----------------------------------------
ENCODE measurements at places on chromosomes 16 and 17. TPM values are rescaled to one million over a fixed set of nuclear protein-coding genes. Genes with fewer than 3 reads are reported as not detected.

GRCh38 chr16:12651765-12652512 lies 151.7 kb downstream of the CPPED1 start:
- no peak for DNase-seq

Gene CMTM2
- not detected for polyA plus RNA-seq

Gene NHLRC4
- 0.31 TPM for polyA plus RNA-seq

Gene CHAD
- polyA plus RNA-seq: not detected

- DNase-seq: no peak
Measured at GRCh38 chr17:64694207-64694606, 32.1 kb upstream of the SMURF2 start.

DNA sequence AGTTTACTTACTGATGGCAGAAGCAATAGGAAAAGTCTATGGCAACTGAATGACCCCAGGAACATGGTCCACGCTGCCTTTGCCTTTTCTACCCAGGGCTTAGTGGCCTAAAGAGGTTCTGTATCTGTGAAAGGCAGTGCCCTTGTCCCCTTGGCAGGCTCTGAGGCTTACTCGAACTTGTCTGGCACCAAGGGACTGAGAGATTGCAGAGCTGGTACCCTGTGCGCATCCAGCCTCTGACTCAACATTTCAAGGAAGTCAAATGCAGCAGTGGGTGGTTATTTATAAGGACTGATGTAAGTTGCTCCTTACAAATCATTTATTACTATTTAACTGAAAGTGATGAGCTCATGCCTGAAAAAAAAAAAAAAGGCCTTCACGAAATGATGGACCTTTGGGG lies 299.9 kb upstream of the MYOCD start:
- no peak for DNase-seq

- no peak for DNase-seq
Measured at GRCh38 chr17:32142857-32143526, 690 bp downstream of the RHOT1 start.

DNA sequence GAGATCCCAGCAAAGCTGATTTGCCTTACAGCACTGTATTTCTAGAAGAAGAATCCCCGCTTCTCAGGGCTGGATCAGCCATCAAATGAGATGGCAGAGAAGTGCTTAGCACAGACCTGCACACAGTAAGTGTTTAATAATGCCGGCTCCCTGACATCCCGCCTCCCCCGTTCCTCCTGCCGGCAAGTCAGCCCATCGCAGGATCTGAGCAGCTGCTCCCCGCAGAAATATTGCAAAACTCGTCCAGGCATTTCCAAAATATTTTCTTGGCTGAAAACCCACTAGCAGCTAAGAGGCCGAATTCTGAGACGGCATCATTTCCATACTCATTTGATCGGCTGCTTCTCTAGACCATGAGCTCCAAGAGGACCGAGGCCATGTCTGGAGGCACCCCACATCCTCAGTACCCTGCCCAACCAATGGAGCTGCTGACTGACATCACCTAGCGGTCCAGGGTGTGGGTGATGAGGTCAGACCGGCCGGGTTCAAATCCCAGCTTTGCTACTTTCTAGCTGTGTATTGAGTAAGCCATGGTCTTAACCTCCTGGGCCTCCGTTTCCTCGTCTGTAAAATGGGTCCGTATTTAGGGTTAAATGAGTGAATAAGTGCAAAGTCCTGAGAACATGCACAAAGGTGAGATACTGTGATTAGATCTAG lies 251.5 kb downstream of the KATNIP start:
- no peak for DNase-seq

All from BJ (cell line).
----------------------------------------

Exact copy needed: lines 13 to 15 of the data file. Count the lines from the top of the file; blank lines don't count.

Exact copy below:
- no peak for DNase-seq

- no peak for DNase-seq
Measured at GRCh38 chr17:32142857-32143526, 690 bp downstream of the RHOT1 start.